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Livonia Named as One of the Initial Sites for New Lithium Ion Battery Mass Production Facilities
A123Systems announced today it has secured more than $100 million in refundable tax credits from the state of Michigan and has selected Livonia as one of the sites where it is planning to base new production plants. The refundable tax credits issued by the Michigan Economic Development Corporation (MEDC) will help implement A123's existing strategy to establish Michigan as the manufacturing hub to meet demand from its growing global automotive customer portfolio, which includes the recently announced Chrysler partnership, several other automotive manufacturers and 19 vehicle models -- ranging from hybrid electric vehicles to electric vehicles.
This announcement follows the designation of A123Systems as a Michigan Center of Energy Excellence. In November, the company was granted $10 million by the state to create a research and development institution focused on advanced lithium-ion batteries for the automotive, defense and alternative energy markets. The Center will be based at the Livonia production facility and work in collaboration with the University of Michigan and Michigan State University on joint research, system design and performance measurement projects.
A123Systems first invested in Michigan when it acquired Ann Arbor based T/J Technologies in 2006. The company later expanded operations by establishing an automotive engineering team that is currently located in a facility in Novi.
"Today is truly a milestone for A123Systems, the state of Michigan and everyone interested in creating new markets where American innovation creates sustainable job growth in engineering, research and manufacturing," said David Vieau, A123Systems' president and chief executive officer. "With the support of the state's leadership and highly-skilled workforce, we expect that our planned new facilities in Michigan will serve as a global product center, powering a new generation of cleaner, more fuel efficient cars and trucks."
In the last month alone, A123 announced a strategic partnership with Chrysler to supply battery cells and systems for Chrysler's ENVI line of range-extended and battery-only electric vehicles expected to launch next year, and will produce battery cells for Shanghai Automotive Industry Corporation (SAIC), the manufacturer of China's first hybrid electric vehicle. To meet this growing demand, A123Systems will continue its efforts to forge strategic partnerships with both private and public organizations to advance the company's goal of creating an advanced battery ecosystem in the U.S.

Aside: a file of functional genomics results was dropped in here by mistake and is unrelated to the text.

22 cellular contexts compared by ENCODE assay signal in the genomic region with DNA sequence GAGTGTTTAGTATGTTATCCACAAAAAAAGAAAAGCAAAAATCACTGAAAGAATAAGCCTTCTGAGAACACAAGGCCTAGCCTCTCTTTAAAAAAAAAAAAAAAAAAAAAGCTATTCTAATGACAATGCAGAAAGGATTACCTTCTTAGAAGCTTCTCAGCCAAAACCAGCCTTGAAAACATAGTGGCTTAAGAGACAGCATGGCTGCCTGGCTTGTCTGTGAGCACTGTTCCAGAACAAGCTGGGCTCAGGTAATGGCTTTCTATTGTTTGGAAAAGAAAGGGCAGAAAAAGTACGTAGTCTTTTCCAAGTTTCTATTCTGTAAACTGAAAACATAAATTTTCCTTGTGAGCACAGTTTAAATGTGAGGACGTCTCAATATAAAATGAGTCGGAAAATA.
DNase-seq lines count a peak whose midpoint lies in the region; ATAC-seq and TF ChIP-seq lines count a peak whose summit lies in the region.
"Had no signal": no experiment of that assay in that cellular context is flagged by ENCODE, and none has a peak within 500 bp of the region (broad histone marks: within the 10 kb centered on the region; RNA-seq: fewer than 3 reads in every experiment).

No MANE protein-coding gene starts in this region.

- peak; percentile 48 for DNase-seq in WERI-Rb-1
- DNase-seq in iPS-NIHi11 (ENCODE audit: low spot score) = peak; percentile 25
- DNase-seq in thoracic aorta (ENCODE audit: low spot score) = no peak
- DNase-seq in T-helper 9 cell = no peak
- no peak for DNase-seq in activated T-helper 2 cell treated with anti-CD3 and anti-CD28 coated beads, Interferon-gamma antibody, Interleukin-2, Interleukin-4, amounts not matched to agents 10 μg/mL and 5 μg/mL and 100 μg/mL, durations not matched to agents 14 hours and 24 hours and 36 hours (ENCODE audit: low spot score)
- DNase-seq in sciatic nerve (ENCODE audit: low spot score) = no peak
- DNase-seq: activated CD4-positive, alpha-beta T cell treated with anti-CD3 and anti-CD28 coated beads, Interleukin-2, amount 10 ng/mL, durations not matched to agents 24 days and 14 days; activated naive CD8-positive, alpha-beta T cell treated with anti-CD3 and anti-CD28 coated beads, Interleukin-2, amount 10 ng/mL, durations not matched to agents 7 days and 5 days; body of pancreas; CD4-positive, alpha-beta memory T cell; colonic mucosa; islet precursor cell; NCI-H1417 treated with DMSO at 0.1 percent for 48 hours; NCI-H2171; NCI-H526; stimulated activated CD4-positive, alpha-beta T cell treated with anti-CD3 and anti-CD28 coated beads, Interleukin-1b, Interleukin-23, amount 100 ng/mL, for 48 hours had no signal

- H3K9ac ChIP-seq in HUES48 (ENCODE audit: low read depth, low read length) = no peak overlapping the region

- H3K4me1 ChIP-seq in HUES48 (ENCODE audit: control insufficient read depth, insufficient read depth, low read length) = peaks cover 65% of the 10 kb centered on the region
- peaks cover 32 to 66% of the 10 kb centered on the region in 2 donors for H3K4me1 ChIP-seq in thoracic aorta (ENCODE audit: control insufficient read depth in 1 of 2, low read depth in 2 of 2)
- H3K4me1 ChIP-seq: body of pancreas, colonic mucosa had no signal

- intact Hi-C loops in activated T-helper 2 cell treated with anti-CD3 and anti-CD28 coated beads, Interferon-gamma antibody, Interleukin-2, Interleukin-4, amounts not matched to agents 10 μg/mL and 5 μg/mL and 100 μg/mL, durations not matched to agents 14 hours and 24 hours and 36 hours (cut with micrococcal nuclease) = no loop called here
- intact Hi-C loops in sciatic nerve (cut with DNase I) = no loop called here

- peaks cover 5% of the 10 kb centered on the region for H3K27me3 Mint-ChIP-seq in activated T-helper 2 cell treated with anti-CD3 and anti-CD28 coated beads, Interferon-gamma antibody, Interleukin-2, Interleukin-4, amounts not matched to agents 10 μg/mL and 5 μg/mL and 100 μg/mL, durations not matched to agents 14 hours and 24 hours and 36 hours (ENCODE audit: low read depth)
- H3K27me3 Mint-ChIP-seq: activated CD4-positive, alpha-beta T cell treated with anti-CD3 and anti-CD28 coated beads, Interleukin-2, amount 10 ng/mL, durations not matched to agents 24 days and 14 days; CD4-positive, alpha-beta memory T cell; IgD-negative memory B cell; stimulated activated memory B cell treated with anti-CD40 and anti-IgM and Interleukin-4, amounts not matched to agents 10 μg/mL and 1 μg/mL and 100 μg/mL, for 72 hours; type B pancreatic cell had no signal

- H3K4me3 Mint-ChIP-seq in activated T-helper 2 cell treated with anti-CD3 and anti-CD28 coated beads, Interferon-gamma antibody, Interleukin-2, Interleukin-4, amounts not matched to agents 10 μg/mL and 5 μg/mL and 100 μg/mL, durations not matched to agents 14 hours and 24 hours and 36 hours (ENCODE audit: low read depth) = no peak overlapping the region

"Today's recognition of this Michigan-based partnership represents tremendous forward thinking by the government, and demonstrates how government can greatly affect the development of - and costs associated with - this type of advanced technology," said John Bozzella, Senior Vice President - External Affairs and Public Policy, Chrysler LLC. "Chrysler is proud to participate in this effort that will bring high-technology jobs to Michigan, and will help solidify American innovation in electric vehicles - ultimately leading to more advanced fuel-efficient vehicles for the American consumer and the environment."
A123 was born out of the research labs of the Massachusetts Institute of Technology and was funded initially with a $100,000 grant from the US Department of Energy in 2001. Among the companies using A123 batteries, battery systems and technology in the fields of transportation, grid energy storage and portable power are AES, BAE Systems, Better Place, Black and Decker, Cessna, Chrysler, Daimler, Delphi, Duke Energy, General Motors, Google.org, LADWP, Madison Gas and Electric, Magna Steyr, Mercedes Benz High Performance Engines, Procter and Gamble, Sempra and Volvo Truck.
A123Systems develops and manufactures advanced lithium-ion batteries and battery systems for the transportation, electric grid services and portable power markets. Founded in 2001 and headquartered in Massachusetts, A123 Systems’ proprietary nanoscale electrode technology is built on initial developments from the Massachusetts Institute of Technology.
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